UW Health Sports Medicine 

Lucas at Large: Ball should feel right at home in Denver


ON WISCONSIN
ON WISCONSIN

ON WISCONSIN

April 27, 2013

BY MIKE LUCAS
UWBadgers.com

MADISON, Wis. -- Within minutes after learning that he had been selected Friday by the Denver Broncos in the second round of the National Football League draft, there was Wisconsin tailback Montee Ball attempting to explain how someone raised in Wentzville, Mo., 35 miles outside of St. Louis, could grow up rooting for the Denver Broncos and Terrell Davis, and not the Rams and Marshall Faulk.

On top of the obvious geographical confusion, there was Ball's facial resemblance to Faulk, who once starred in the "Greatest Show on Turf'' for the Rams. Faulk, now an analyst on the NFL Network, was so prolific as a running back that he was inducted into the pro football Hall of Fame and had his jersey number retired by St. Louis. He wore No. 28, the same number Ball wore for the Badgers.

Although Ball was raised a Broncos fan, he was a Cardinals fans in baseball - much to the chagrin of Wisconsin-bred teammates who rooted for the Brewers --  even though he had never played the sport.

"Not even T-ball,'' he said. "I only played football and basketball. I was a shooting guard and I had a pretty good 15-footer. But I didn't play my senior year so I could focus on training for football.''

Mike Lucas
MIKE LUCAS
UWBadgers.com Insider
mlucas@uwbadgers.com

Now keep in mind that Ball has tremendous respect for Faulk.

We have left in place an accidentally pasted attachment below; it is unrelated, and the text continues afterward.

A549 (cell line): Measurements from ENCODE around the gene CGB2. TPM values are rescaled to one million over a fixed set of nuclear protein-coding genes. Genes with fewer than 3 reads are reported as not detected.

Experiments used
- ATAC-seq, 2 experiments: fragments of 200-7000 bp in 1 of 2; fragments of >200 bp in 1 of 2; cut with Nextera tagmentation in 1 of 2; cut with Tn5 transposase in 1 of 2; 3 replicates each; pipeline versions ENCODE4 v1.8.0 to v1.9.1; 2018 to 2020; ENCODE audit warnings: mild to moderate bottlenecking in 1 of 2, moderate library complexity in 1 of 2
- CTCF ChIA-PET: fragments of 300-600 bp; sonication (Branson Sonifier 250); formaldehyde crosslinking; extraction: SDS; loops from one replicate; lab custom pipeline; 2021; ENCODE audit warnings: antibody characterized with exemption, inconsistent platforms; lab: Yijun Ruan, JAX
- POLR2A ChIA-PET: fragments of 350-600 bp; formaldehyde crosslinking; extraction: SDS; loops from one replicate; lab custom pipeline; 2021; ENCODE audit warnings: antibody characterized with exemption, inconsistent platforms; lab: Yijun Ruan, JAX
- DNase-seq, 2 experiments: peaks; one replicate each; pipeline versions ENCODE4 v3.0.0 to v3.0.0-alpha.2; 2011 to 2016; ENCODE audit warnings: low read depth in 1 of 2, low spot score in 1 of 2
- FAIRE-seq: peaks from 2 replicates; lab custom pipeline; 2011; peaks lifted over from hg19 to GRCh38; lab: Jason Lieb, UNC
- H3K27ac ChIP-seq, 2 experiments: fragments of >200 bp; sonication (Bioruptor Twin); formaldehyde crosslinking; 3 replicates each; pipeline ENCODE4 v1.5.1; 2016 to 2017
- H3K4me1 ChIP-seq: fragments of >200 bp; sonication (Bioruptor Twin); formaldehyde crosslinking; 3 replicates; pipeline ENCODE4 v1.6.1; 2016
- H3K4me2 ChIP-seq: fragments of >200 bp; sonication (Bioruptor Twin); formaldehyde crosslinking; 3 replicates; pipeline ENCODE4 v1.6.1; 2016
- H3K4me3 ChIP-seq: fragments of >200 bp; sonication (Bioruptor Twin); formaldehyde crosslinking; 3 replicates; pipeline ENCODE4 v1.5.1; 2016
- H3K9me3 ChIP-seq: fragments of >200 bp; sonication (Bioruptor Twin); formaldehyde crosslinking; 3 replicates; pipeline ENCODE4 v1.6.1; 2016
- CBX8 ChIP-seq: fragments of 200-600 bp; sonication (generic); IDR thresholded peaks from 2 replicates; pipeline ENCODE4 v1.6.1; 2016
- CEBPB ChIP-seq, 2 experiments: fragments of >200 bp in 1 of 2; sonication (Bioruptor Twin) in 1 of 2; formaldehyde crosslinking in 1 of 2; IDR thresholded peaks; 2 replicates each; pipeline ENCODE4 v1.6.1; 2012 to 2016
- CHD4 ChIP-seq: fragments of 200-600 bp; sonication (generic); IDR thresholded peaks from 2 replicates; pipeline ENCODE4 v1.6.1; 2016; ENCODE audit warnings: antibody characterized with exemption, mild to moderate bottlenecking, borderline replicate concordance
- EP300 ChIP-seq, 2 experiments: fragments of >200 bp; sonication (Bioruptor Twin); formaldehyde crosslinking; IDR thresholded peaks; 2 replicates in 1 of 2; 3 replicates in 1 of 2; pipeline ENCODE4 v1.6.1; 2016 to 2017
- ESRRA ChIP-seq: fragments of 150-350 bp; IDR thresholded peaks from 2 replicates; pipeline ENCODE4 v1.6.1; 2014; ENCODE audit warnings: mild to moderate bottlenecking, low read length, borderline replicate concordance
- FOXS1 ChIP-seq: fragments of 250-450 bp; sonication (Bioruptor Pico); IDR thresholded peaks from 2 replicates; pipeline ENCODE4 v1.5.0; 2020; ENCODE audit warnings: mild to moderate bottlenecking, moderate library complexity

But it was Davis that was on his radar first.

Ball has recounted the storyline umpteent times.   

Here's one for the road - the one that will take him to the Mile High City.

"My dad was lying down on the couch watching a game on TV,'' he recalled. "I was only 7 and I didn't know anything about football. I saw them throw penalty flags and it was like, `What does that mean?' He started explaining the game to me. I remember the next day I asked my dad if I could play.

"So I started watching the Broncos and following John Elway, Shannon Sharpe and Terrell Davis. I looked up information on Davis and you could say that I jumped on the bandwagon.''

Montee Ball Sr., never pushed his son into football. But once he sensed his interest in learning how to play the game the right way he assured him, `'We're going to keep this thing going.''

That led Montee Ball Jr., to Terrell Davis.

"He was my idol because he played with so much heart,'' Ball said. "He showed how much he appreciated the game with all the stuff that he went through, including battling migraine headaches.''
He was aware, too, that Davis had been a sixth-round draft choice out of Georgia and a sixth-string tailback on the depth chart when he reported to his first training camp with the Broncos.

From that humble beginning, Davis went on to play in two Super Bowls; he was the Most Valuable Player in XXXII. He was also named to the Pro Bowl three times. Davis answered to "TD.''

Ball could have answered to "TD'' - since he accounted for 83 of them during his Badger career.
Now hit rewind one more time to the third week of November, 2011.